Pickleball has plenty of juice in the Highland Lakes
Pick up a pickleball paddle, and you’ll quickly pick up a passion for the game, predict the local enthusiasts who have seen a recent explosion in the sport’s popularity in the Highland Lakes.
“What I really enjoy is seeing people who go out there one, two, or three times and get hooked,” said Dave Marsh, a retired oil engineer who helps coach tennis at Faith Academy of Marble Falls. “You can see it in their eyes.”
Called the fastest-growing game in America, the number of pickleball players in the United States increased 650 percent over the past six years, according to the USA Pickleball Association. About 85 new court locations open across the country every month.
Pickleball was created in 1965 by three men in Washington state who wanted to play badminton but couldn’t find the right equipment. They gathered together ping-pong paddles, a badminton net, and a Wiffle ball. They lowered the net when they discovered the ball bounced nicely on the asphalt surface on which they were playing. Over the next two years, they created a set of rules and the game took off. It was named, supposedly, after the dog of one of the inventors, Pickles, who kept running off with the ball.
The YMCA of the Highland Lakes at Galloway-Hammond was one of the first facilities to offer pickleball in the area. The sport doesn’t require the construction of new courts, just a regulation pickleball net in an existing gym. Pickleball players set up three nets in the First United Methodist of Marble Falls gymnasium, starting in 2016, for regular games five days a week. When the games end, they just take down the nets.
All these options bring in new players every day.
“In the last two years, I’ve seen 60 to 80 to 100 people get hooked on (pickleball), and now they’re coming out all the time,” Marsh said.
A former college football player whose injuries kept him out of the pros, Marsh first took up tennis to keep active and competitive. Now 68, he discovered pickleball at the YMCA in Burnet.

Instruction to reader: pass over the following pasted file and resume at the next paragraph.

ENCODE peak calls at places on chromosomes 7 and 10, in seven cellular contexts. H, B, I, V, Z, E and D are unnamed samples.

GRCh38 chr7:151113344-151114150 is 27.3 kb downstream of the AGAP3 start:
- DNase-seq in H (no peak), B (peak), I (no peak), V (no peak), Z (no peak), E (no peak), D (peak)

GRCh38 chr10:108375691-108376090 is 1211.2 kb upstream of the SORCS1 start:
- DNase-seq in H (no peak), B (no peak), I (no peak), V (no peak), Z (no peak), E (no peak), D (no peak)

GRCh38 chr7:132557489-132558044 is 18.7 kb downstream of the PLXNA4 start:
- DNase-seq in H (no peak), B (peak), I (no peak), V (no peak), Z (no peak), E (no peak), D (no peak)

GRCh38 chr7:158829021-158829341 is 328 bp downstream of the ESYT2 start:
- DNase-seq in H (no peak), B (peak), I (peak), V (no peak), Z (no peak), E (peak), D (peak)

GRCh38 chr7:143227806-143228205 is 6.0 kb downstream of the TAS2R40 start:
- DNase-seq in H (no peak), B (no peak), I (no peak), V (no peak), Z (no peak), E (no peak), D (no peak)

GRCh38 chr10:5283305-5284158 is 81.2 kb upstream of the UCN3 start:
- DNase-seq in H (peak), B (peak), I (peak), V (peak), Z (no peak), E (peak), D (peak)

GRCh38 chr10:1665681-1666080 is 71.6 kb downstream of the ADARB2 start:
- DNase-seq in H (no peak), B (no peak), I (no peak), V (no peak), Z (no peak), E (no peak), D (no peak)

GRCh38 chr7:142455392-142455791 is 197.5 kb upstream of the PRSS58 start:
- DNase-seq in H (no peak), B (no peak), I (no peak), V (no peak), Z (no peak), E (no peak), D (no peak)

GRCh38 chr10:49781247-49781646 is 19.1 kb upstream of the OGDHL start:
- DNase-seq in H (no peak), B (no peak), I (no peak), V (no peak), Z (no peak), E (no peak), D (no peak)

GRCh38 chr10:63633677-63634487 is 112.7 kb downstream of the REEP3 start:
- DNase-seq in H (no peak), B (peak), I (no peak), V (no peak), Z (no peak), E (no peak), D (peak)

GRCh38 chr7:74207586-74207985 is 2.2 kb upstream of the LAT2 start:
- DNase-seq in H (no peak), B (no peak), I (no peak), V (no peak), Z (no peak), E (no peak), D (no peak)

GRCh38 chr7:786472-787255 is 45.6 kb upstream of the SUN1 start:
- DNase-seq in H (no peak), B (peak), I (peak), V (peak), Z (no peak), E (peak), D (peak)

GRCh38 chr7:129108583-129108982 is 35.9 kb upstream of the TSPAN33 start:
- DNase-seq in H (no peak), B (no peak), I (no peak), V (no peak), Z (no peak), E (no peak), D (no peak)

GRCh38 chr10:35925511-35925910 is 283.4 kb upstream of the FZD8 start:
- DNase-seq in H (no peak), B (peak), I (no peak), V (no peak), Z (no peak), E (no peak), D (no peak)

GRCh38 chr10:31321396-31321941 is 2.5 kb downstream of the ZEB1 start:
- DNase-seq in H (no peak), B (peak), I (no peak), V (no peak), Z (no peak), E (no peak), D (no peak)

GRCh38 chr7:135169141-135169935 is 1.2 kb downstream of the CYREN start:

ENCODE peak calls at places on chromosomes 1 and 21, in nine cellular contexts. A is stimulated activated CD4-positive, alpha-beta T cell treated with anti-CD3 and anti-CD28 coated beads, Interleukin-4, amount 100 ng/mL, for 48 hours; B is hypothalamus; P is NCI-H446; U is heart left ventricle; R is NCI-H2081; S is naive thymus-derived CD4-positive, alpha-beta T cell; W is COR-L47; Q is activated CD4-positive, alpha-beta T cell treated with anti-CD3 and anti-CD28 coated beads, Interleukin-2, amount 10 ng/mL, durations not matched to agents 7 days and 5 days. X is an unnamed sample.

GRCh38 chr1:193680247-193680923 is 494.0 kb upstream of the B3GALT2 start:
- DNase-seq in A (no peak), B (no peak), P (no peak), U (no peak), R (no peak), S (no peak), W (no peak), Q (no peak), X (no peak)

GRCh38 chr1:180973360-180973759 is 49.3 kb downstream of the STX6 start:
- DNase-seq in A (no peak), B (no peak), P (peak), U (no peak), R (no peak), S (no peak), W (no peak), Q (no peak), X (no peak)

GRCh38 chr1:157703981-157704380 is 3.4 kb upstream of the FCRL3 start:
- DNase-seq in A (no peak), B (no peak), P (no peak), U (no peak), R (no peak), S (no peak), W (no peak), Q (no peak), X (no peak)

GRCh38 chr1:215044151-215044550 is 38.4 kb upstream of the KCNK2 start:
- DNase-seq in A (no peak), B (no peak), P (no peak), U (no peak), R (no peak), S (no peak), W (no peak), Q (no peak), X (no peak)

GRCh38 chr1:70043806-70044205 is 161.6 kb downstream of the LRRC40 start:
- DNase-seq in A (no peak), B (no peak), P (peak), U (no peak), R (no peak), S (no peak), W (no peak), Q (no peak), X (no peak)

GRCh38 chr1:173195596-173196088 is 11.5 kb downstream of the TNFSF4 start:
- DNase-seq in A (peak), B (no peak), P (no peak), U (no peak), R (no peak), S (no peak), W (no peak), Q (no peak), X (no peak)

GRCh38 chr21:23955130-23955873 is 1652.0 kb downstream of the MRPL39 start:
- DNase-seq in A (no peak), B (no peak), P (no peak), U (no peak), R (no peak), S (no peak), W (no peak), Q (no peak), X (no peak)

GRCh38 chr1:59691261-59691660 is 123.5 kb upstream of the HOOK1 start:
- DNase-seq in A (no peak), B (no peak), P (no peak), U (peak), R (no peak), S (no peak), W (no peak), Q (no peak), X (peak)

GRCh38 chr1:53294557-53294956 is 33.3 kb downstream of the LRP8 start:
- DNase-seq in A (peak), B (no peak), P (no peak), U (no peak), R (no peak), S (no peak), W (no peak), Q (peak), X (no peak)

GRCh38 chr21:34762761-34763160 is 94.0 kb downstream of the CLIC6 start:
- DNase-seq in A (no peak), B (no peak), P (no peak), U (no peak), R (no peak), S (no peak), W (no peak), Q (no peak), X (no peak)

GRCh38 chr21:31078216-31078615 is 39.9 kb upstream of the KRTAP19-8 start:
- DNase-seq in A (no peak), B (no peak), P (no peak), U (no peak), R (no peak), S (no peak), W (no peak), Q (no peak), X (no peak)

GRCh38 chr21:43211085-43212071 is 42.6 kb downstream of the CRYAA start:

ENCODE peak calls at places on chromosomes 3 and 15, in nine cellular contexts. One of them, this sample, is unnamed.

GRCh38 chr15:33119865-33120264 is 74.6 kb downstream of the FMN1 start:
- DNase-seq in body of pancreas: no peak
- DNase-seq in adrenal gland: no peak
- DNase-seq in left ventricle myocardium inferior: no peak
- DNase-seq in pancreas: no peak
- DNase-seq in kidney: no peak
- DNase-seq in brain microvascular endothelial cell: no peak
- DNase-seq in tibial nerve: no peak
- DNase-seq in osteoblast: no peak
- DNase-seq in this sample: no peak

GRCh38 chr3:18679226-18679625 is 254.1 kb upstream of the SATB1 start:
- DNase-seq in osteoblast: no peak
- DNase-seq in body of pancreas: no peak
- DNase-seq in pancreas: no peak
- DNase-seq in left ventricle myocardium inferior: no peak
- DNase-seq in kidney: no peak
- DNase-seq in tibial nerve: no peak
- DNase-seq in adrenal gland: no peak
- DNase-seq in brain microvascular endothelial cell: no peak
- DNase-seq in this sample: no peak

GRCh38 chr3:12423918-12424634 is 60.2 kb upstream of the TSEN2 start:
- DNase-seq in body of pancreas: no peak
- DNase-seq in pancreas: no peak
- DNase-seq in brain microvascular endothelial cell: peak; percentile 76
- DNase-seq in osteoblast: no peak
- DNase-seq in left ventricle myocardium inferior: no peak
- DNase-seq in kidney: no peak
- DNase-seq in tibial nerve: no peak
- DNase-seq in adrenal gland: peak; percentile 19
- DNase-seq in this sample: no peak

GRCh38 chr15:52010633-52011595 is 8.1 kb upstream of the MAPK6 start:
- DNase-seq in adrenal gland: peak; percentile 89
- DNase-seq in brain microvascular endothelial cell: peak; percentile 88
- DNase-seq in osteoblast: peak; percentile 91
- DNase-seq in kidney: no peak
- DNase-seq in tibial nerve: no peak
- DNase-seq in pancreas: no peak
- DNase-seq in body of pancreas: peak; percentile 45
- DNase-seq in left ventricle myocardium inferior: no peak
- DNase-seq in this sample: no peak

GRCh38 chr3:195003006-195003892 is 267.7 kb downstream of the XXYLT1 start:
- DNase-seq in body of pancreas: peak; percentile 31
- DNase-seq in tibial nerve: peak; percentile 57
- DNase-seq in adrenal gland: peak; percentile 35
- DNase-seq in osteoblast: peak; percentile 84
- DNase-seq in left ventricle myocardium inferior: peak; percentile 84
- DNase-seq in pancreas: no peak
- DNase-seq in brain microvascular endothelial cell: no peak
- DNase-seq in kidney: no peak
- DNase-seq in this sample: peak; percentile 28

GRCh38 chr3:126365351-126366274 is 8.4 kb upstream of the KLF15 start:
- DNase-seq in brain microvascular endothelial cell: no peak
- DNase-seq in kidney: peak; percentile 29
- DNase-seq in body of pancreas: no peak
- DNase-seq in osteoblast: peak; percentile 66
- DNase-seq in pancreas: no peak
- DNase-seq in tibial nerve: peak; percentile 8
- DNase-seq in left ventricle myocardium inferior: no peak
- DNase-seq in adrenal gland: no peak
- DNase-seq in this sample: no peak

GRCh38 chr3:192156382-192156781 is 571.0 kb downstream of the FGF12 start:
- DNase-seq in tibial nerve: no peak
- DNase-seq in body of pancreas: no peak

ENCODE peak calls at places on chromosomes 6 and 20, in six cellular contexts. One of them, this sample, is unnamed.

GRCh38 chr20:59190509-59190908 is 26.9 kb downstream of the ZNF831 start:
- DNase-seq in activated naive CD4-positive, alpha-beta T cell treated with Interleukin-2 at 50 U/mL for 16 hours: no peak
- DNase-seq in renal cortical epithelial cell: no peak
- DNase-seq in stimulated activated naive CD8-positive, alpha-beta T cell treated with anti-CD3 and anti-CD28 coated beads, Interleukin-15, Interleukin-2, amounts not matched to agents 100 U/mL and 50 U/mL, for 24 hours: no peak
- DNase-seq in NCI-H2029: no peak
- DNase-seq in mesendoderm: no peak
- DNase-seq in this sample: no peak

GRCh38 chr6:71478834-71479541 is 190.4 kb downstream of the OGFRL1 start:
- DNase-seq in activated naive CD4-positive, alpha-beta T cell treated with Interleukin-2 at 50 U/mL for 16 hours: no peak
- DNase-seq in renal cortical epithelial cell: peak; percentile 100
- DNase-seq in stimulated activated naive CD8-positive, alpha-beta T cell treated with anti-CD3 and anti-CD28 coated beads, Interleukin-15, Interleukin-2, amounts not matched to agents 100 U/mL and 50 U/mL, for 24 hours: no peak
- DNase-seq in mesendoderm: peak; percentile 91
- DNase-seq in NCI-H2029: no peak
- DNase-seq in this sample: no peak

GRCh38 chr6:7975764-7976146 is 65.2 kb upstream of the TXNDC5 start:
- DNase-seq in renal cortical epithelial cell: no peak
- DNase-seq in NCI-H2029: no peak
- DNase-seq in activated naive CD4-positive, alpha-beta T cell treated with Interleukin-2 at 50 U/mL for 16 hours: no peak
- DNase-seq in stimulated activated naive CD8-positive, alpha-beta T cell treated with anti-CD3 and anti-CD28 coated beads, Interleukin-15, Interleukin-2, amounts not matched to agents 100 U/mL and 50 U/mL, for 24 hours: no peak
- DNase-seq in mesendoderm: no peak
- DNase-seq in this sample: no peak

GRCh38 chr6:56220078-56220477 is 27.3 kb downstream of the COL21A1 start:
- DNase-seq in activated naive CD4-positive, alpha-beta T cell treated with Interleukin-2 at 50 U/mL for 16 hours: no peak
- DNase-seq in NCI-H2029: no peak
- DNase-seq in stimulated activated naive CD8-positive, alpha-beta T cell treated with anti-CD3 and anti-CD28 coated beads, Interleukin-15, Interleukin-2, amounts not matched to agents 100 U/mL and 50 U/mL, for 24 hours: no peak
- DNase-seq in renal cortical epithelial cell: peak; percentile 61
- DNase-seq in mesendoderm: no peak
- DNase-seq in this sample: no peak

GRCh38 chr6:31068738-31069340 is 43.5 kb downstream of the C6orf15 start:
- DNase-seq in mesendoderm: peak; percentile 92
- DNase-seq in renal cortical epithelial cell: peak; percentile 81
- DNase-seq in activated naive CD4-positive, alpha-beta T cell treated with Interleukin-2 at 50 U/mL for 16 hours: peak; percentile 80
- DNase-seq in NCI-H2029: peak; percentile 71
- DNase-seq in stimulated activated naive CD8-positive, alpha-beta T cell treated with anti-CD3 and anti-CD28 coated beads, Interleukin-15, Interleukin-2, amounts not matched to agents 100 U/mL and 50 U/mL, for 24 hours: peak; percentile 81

He watched what looked to him like a small version of tennis or a large version of table tennis for about three months before picking up a paddle himself.
“I went out there and really liked the game,” Marsh said.
Matt Laz, the pickleball pro at Horseshoe Bay Resort, said he’s seen players quickly take to the game after coming from other sports such as table tennis, racquetball, volleyball, basketball, and even chess.
Playing singles or doubles, the court looks a lot like a giant ping-pong tabletop, Laz said. The courts are smaller than in tennis and the ball is served underhand rather than overhand. Also different from tennis, the court has a line to prevent players from getting too close to the net.
Although early adopters saw the sport as an alternative to more physical games as they reached retirement age, pickleball is growing in popularity among all age groups, including youngsters.
“I feel confident to predict that we’re about to see the junior pickleball boom,” Laz said.
Camp Champions, a popular summer destination for young overnight campers on Lake LBJ, has 11 pickleball courts.
“For kids, you can’t learn how to play tennis in a week at camp,” Laz said. “With pickleball, in the matter of an hour, you kind of feel like you’re awesome at it.”
Coach Marsh sees similar interest from his young athletes.
“The kids at Faith (Academy) have been bugging me to take them (to the pickleball courts) after tennis practice,” Marsh said. “They love it.”
The three courts at First United Methodist Church of Marble Falls are popular with all age groups with up to 30 people playing every day.
“We’ve taken people who probably never played anything, any sport, and they may not do it as fluidly as somebody who’s played tennis or racquetball or something else, but they learn to play and they’ve learned to play OK,” said Susan Tope, who brought the sport to the church when she and her husband, both avid players, moved to Marble Falls from the San Antonio area.
Regardless of age and ability, Laz said people who pick up pickleball enjoy it because of the rush and excitement of the close competition.
“It’s meant to be played calm, (but) it’s almost impossible to stay calm because you’re so close to your opponents,” Laz said. “We call it ‘pickleball panic.’ There’s a rush of banging a Wiffle ball back and forth at each other. It’s exciting whether you win or lose the point.”
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